I have been going to High Point Market yearly since the economy turned. I sell lines that have a great quality with a great price point. The first time I was there, I met a designer as we were sitting in sofas in a showroom. I was at a loss for how I could sell them without clients sitting in the actual item. He lived in an area without a Design Center. He exclaimed that he told his clients it was good and they listened because that’s why they hired him. I took notes on every item I sat in, followed his advice and it worked. I go every year now and take notes on new items.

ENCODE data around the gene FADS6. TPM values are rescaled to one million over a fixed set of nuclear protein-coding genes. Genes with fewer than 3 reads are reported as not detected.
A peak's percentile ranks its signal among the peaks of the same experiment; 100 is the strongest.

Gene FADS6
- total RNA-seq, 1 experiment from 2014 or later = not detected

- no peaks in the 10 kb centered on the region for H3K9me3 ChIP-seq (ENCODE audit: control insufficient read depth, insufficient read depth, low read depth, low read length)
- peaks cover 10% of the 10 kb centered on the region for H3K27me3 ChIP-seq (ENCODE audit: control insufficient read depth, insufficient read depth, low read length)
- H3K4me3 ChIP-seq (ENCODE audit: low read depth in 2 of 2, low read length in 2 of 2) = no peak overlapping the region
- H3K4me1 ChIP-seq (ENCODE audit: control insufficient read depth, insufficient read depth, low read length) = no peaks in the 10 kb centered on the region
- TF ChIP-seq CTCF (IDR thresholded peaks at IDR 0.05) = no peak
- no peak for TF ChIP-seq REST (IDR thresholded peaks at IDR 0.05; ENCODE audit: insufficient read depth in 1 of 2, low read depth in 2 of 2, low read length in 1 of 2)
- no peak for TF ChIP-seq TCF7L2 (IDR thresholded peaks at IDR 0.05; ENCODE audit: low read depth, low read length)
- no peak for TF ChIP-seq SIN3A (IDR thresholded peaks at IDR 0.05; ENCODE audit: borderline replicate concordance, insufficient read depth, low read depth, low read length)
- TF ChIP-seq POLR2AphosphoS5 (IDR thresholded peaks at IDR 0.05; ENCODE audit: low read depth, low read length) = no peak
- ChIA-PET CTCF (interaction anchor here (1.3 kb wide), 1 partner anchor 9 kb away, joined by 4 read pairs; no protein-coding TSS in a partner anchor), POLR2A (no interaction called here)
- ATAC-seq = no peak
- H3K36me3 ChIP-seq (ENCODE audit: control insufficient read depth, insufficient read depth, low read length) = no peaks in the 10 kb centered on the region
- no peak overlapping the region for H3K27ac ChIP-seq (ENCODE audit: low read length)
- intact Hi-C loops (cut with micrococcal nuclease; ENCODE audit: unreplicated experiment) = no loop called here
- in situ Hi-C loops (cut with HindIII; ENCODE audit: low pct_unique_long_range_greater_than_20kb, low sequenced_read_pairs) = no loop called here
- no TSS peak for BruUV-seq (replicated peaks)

I am always working on ways to streamline all area of my business to be more efficient from office work to the showrooms/ vendors/manufacturers I choose to work with.  For over 2 years now  I have retail space that I use as my design studio. The location is great — next to the best donut shop in Boston. It drives in leads and basically pays for itself. I have a few pieces from the lines I sell in my office. It’s all moderately priced, above retail but less than high-end. Customers see the value and the price does not scare them away. And it’s custom. Best of both worlds. I have a dry basement with samples galore which eliminates me from having to travel all over the world for some of the basics. Many clients like meeting at the studio and I love having commercial space. I also often order fabric memo samples from the internet which saves valuable travel time.